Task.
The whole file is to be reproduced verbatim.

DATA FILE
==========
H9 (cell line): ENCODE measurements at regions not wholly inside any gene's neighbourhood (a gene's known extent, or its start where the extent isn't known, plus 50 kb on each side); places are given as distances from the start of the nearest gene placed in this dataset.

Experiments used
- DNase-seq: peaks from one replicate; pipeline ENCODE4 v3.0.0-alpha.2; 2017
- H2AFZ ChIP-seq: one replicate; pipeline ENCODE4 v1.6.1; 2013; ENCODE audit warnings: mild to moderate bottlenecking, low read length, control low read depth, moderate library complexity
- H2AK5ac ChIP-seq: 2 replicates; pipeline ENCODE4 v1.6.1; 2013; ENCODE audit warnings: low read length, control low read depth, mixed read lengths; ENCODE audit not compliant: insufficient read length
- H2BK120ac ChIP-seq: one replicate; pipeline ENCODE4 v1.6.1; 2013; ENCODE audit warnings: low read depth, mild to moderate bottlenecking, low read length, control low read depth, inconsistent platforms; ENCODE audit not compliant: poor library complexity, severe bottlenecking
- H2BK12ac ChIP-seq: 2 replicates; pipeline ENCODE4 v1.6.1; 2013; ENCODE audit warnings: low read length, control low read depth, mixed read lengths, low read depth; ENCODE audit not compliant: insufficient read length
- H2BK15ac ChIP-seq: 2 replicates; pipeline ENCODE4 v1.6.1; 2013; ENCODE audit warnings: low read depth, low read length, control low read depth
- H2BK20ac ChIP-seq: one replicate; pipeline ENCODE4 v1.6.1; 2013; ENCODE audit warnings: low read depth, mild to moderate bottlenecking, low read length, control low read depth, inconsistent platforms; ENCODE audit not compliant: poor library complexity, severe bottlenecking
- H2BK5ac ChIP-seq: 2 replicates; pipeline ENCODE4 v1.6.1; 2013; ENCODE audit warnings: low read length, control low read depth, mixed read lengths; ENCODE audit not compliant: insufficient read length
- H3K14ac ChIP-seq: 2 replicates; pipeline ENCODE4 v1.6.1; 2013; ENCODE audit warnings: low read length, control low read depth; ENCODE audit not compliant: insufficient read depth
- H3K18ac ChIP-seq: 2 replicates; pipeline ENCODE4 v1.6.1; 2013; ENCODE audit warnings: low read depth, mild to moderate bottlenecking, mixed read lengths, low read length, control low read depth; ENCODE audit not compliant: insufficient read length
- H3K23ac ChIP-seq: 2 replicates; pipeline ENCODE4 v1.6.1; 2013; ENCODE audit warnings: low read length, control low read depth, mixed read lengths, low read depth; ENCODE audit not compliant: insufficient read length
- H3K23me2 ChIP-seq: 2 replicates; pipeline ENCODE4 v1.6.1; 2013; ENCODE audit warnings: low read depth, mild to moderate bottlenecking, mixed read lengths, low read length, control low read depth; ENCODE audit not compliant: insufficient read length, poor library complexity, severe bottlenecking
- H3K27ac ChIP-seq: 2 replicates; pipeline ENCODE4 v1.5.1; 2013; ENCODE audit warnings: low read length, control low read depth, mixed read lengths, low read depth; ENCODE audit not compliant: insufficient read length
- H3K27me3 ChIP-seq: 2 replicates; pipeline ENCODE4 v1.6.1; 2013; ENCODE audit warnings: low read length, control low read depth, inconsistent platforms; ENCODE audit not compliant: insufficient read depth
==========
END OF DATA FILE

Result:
H9 (cell line): ENCODE measurements at regions not wholly inside any gene's neighbourhood (a gene's known extent, or its start where the extent isn't known, plus 50 kb on each side); places are given as distances from the start of the nearest gene placed in this dataset.

Experiments used
- DNase-seq: peaks from one replicate; pipeline ENCODE4 v3.0.0-alpha.2; 2017
- H2AFZ ChIP-seq: one replicate; pipeline ENCODE4 v1.6.1; 2013; ENCODE audit warnings: mild to moderate bottlenecking, low read length, control low read depth, moderate library complexity
- H2AK5ac ChIP-seq: 2 replicates; pipeline ENCODE4 v1.6.1; 2013; ENCODE audit warnings: low read length, control low read depth, mixed read lengths; ENCODE audit not compliant: insufficient read length
- H2BK120ac ChIP-seq: one replicate; pipeline ENCODE4 v1.6.1; 2013; ENCODE audit warnings: low read depth, mild to moderate bottlenecking, low read length, control low read depth, inconsistent platforms; ENCODE audit not compliant: poor library complexity, severe bottlenecking
- H2BK12ac ChIP-seq: 2 replicates; pipeline ENCODE4 v1.6.1; 2013; ENCODE audit warnings: low read length, control low read depth, mixed read lengths, low read depth; ENCODE audit not compliant: insufficient read length
- H2BK15ac ChIP-seq: 2 replicates; pipeline ENCODE4 v1.6.1; 2013; ENCODE audit warnings: low read depth, low read length, control low read depth
- H2BK20ac ChIP-seq: one replicate; pipeline ENCODE4 v1.6.1; 2013; ENCODE audit warnings: low read depth, mild to moderate bottlenecking, low read length, control low read depth, inconsistent platforms; ENCODE audit not compliant: poor library complexity, severe bottlenecking
- H2BK5ac ChIP-seq: 2 replicates; pipeline ENCODE4 v1.6.1; 2013; ENCODE audit warnings: low read length, control low read depth, mixed read lengths; ENCODE audit not compliant: insufficient read length
- H3K14ac ChIP-seq: 2 replicates; pipeline ENCODE4 v1.6.1; 2013; ENCODE audit warnings: low read length, control low read depth; ENCODE audit not compliant: insufficient read depth
- H3K18ac ChIP-seq: 2 replicates; pipeline ENCODE4 v1.6.1; 2013; ENCODE audit warnings: low read depth, mild to moderate bottlenecking, mixed read lengths, low read length, control low read depth; ENCODE audit not compliant: insufficient read length
- H3K23ac ChIP-seq: 2 replicates; pipeline ENCODE4 v1.6.1; 2013; ENCODE audit warnings: low read length, control low read depth, mixed read lengths, low read depth; ENCODE audit not compliant: insufficient read length
- H3K23me2 ChIP-seq: 2 replicates; pipeline ENCODE4 v1.6.1; 2013; ENCODE audit warnings: low read depth, mild to moderate bottlenecking, mixed read lengths, low read length, control low read depth; ENCODE audit not compliant: insufficient read length, poor library complexity, severe bottlenecking
- H3K27ac ChIP-seq: 2 replicates; pipeline ENCODE4 v1.5.1; 2013; ENCODE audit warnings: low read length, control low read depth, mixed read lengths, low read depth; ENCODE audit not compliant: insufficient read length
- H3K27me3 ChIP-seq: 2 replicates; pipeline ENCODE4 v1.6.1; 2013; ENCODE audit warnings: low read length, control low read depth, inconsistent platforms; ENCODE audit not compliant: insufficient read depth